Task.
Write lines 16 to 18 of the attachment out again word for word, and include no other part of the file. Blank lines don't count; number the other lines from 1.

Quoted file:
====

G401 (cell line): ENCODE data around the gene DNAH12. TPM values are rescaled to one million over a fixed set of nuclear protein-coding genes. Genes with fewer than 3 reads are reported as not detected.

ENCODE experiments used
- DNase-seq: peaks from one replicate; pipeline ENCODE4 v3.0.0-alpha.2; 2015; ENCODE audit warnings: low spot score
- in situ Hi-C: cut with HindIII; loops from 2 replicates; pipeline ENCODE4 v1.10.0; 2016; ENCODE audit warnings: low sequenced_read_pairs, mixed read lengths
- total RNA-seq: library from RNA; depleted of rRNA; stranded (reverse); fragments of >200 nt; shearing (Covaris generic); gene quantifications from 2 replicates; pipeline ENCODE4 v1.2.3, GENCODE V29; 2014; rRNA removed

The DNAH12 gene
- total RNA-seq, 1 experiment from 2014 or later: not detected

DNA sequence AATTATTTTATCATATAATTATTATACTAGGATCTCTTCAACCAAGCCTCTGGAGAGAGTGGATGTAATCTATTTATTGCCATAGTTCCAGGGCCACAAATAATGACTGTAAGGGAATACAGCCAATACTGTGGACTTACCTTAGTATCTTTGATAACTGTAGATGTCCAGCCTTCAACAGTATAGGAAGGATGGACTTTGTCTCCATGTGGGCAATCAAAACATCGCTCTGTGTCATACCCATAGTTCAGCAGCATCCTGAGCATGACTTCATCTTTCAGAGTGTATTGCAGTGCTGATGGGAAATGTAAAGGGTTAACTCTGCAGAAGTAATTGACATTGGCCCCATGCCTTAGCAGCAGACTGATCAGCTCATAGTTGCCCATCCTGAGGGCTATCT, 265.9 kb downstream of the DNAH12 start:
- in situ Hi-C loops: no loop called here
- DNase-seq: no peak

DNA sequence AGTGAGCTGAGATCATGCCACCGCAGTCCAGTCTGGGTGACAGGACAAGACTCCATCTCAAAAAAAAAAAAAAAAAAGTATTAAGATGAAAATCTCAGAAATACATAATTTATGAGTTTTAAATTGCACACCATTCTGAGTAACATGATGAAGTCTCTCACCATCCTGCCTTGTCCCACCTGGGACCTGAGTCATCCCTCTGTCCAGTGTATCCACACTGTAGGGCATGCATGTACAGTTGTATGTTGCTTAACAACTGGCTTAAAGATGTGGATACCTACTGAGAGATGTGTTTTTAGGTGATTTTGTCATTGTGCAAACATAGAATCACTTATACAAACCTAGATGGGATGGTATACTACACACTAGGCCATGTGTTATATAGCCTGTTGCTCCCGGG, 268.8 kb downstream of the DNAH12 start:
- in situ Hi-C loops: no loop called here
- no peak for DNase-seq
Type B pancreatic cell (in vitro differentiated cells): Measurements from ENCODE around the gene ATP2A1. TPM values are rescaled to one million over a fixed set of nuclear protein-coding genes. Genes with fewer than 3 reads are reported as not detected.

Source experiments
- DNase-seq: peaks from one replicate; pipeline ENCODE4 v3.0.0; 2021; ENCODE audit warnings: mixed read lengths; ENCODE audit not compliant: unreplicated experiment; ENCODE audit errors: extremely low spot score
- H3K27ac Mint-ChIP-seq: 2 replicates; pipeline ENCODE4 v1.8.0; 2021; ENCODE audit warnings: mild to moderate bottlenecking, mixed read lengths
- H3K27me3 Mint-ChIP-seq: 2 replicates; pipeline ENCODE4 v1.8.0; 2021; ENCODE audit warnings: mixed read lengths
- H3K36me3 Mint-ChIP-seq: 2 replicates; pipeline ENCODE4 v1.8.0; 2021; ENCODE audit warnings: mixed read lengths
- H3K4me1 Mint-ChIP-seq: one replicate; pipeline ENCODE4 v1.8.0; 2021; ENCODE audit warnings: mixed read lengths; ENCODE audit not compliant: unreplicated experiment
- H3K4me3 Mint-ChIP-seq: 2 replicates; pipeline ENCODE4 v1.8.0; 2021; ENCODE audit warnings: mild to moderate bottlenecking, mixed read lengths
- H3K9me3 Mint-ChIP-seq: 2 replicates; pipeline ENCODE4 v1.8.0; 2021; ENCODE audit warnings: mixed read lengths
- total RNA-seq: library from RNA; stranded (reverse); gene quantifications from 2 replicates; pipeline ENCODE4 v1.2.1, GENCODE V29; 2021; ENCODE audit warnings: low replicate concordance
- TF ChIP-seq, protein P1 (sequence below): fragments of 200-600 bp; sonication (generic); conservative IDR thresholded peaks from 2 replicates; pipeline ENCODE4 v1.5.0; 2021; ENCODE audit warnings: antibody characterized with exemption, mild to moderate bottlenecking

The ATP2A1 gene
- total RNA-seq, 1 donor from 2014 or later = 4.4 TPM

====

- DNase-seq: peaks from one replicate; pipeline ENCODE4 v3.0.0; 2021; ENCODE audit warnings: mixed read lengths; ENCODE audit not compliant: unreplicated experiment; ENCODE audit errors: extremely low spot score
- H3K27ac Mint-ChIP-seq: 2 replicates; pipeline ENCODE4 v1.8.0; 2021; ENCODE audit warnings: mild to moderate bottlenecking, mixed read lengths
- H3K27me3 Mint-ChIP-seq: 2 replicates; pipeline ENCODE4 v1.8.0; 2021; ENCODE audit warnings: mixed read lengths